The last wilderness areas are disappearing at an accelerated pace, warns researchers at the University of Queensland in Australia, calling on the international community to take appropriate action before it is too late.
An international team of researchers from the University of Queensland has mapped all intact ocean ecosystems on our planet as part of a 2016 project to catalog areas of pristine wilderness, says Nature.
James Watson, a professor at the School of Earth and Environmental Sciences, said the new study provided the very first picture of the disappearance of the wilderness on a global scale, giving rise to concerns as for our future.
“A century ago, only 15% of the Earth’s surface was used by humans to grow crops and raise livestock. Nowadays, more than 77% of the land, with the exception of Antarctica, and 87% of the oceans are exposed to the direct impact of human activity “, explains the researcher.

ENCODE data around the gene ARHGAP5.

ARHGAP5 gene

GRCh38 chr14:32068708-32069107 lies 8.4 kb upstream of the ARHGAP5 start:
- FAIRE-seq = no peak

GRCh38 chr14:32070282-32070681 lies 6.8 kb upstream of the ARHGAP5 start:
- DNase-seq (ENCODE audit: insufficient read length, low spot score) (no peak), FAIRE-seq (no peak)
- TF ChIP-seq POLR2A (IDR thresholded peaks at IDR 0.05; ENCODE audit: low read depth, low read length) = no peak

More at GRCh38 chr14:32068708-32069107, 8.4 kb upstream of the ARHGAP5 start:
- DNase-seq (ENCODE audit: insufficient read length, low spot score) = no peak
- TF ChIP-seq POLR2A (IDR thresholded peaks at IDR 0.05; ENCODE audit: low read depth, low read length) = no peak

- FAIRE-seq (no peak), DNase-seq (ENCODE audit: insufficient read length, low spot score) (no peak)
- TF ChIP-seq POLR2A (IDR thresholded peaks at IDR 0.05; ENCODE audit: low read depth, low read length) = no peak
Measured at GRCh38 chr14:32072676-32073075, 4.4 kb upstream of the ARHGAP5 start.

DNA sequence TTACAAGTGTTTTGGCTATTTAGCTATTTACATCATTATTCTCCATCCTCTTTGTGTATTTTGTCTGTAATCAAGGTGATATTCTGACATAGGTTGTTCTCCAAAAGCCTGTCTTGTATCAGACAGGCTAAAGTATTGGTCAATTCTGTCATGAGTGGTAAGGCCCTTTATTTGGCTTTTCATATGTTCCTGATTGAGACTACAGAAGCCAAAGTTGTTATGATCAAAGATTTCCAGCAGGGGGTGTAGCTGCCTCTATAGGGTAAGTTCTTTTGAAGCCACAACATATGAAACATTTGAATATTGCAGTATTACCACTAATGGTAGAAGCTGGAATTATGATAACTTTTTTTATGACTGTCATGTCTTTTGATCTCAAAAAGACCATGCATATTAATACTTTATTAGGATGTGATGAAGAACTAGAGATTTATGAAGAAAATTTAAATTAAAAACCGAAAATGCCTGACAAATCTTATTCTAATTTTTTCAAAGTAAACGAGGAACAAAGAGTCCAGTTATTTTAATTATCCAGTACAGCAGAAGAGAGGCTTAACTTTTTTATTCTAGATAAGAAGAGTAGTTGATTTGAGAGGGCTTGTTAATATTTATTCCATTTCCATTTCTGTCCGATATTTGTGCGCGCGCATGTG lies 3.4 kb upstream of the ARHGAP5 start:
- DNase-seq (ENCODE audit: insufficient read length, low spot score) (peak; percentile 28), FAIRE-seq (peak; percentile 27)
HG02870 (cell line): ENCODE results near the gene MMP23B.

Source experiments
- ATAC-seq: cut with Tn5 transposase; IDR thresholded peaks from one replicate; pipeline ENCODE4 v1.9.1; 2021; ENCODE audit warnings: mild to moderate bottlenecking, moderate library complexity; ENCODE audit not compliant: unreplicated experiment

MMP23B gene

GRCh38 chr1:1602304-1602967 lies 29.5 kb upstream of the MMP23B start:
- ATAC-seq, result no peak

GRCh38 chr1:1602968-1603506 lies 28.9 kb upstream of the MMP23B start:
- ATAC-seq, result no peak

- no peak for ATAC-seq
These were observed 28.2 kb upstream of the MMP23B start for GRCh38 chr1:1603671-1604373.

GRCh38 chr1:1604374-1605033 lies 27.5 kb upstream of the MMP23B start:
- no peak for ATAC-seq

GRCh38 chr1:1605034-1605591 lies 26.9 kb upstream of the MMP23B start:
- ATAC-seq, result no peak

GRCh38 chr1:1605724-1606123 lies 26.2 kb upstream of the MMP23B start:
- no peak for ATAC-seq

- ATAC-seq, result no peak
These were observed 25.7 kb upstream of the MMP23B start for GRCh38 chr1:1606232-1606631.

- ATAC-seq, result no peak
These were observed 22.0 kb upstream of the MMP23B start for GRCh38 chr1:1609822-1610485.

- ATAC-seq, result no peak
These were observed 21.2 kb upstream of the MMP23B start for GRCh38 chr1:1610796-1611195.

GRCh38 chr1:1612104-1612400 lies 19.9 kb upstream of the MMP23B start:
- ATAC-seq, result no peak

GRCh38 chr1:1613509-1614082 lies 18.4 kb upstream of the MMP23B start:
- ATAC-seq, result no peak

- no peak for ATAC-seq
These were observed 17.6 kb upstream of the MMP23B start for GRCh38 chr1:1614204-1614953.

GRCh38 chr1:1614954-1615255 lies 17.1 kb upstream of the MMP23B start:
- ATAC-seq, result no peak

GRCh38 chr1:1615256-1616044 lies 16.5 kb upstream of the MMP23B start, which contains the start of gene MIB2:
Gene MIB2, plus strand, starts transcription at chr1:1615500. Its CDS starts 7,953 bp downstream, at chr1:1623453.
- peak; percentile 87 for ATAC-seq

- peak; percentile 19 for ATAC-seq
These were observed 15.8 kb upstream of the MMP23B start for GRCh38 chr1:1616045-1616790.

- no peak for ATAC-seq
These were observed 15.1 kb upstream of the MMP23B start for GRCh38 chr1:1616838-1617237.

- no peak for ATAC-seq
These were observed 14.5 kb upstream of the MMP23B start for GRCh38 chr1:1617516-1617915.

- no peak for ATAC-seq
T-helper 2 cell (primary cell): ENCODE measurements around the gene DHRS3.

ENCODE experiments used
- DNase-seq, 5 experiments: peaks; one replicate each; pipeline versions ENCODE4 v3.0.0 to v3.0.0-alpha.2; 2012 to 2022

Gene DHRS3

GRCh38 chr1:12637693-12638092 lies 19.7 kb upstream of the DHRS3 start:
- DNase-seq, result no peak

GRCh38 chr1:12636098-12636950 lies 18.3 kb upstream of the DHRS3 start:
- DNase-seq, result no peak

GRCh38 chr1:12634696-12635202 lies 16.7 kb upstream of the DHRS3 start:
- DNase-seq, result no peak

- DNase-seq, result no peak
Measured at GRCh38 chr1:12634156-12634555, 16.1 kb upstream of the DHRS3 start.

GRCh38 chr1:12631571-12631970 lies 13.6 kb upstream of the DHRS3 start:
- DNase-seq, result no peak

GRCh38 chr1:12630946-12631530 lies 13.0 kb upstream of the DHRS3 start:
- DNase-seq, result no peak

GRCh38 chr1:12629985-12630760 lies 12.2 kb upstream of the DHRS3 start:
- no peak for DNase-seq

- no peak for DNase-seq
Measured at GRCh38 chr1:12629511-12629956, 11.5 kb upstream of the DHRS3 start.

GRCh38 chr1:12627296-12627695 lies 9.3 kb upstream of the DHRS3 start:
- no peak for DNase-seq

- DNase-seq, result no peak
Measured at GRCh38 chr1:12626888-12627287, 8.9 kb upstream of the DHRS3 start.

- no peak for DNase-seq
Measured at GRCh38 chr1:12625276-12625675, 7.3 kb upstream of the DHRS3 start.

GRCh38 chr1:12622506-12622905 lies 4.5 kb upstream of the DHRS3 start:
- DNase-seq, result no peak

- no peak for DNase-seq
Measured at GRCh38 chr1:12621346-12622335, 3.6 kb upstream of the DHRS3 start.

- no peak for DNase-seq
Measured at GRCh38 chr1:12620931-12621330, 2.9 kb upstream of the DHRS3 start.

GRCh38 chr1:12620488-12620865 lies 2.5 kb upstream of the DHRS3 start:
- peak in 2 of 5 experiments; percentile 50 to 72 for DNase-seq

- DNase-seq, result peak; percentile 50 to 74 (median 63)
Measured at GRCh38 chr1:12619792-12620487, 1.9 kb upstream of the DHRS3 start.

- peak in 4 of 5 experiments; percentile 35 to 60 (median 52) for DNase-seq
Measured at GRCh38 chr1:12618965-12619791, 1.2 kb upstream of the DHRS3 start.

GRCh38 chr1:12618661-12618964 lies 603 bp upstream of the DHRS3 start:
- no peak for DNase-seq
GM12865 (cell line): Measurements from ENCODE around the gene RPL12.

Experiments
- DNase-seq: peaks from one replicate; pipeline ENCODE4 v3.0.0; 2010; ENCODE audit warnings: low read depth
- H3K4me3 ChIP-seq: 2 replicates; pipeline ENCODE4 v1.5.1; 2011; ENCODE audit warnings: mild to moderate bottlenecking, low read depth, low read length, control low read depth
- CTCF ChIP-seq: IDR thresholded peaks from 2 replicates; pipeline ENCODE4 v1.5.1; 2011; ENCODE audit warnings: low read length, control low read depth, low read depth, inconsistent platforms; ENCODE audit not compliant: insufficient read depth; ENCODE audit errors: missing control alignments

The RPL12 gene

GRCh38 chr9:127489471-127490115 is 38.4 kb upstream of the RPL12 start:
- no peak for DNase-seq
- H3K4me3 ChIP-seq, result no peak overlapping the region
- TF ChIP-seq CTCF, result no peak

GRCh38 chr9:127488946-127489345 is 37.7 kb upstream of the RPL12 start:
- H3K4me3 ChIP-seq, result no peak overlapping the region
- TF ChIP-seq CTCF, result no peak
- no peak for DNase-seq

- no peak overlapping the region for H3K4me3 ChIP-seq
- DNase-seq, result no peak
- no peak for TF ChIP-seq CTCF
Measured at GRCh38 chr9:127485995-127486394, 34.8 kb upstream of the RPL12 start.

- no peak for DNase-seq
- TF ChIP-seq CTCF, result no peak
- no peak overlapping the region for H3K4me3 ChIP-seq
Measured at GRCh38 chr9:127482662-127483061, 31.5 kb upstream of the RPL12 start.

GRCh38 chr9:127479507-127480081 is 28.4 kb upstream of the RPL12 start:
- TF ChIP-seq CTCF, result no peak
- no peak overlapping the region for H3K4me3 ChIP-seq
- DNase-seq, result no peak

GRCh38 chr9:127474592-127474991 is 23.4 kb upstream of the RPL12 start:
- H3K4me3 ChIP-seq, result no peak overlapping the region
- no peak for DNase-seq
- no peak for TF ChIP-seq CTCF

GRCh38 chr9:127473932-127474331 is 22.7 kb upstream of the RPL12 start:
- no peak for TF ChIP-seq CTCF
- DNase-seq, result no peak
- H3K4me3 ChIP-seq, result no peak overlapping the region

“It may be hard to believe, ” says Dr. Watson, but between 1993 and 2009, a wilderness area larger than India – 3.3 million square kilometers – was lost to because of human activity, primarily agriculture and mining. And in the ocean, the only areas spared by industrial fishing, pollution and shipping are almost entirely confined to the polar regions.”
James R. Allan, a researcher at the University of Queensland, says virgin wilderness can only be protected if its importance is recognized in international politics. “There is currently nothing that forces nations, industry, society or communities to achieve long-term conservation, (…) biodiversity and sustainable development. “
The researchers insist that global policy must be translated into local action.
“One of the most obvious interventions is the creation of protected areas to slow down the effects of industrial activity on the landscape or the sea, ” says Watson.
“We have already lost so much, so we must seize this opportunity to save the very last virgin nature before it vanishes forever. “